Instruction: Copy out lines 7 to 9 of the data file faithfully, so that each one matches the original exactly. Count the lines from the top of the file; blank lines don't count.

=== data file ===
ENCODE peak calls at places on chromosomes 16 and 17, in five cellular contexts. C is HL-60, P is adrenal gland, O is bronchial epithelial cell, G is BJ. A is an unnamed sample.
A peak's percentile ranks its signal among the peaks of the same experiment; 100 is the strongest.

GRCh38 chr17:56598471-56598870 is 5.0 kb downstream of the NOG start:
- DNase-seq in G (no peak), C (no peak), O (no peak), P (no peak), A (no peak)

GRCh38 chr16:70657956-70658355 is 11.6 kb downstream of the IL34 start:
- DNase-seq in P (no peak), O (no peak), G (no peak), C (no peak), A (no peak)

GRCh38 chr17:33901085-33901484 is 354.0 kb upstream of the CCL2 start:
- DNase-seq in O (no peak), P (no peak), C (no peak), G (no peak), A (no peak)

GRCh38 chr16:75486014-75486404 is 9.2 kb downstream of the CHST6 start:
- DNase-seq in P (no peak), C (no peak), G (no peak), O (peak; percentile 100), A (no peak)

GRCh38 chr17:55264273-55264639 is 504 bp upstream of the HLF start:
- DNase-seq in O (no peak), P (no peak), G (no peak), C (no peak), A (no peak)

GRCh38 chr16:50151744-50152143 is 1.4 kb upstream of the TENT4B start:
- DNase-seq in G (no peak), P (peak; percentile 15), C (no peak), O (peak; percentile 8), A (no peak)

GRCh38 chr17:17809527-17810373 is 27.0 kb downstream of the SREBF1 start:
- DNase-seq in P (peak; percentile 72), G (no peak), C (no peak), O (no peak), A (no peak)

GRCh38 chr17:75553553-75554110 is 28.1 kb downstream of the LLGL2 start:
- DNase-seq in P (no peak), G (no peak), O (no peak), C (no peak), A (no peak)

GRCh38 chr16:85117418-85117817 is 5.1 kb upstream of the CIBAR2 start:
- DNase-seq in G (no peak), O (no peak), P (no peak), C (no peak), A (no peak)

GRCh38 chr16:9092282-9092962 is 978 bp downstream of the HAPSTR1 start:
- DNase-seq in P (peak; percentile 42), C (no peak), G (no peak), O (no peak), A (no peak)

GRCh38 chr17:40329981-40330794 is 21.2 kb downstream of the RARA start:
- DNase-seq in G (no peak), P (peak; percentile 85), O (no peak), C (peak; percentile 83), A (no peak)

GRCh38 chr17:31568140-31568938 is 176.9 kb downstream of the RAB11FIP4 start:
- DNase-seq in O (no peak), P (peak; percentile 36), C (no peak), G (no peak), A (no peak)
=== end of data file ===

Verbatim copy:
GRCh38 chr17:33901085-33901484 is 354.0 kb upstream of the CCL2 start:
- DNase-seq in O (no peak), P (no peak), C (no peak), G (no peak), A (no peak)

GRCh38 chr16:75486014-75486404 is 9.2 kb downstream of the CHST6 start: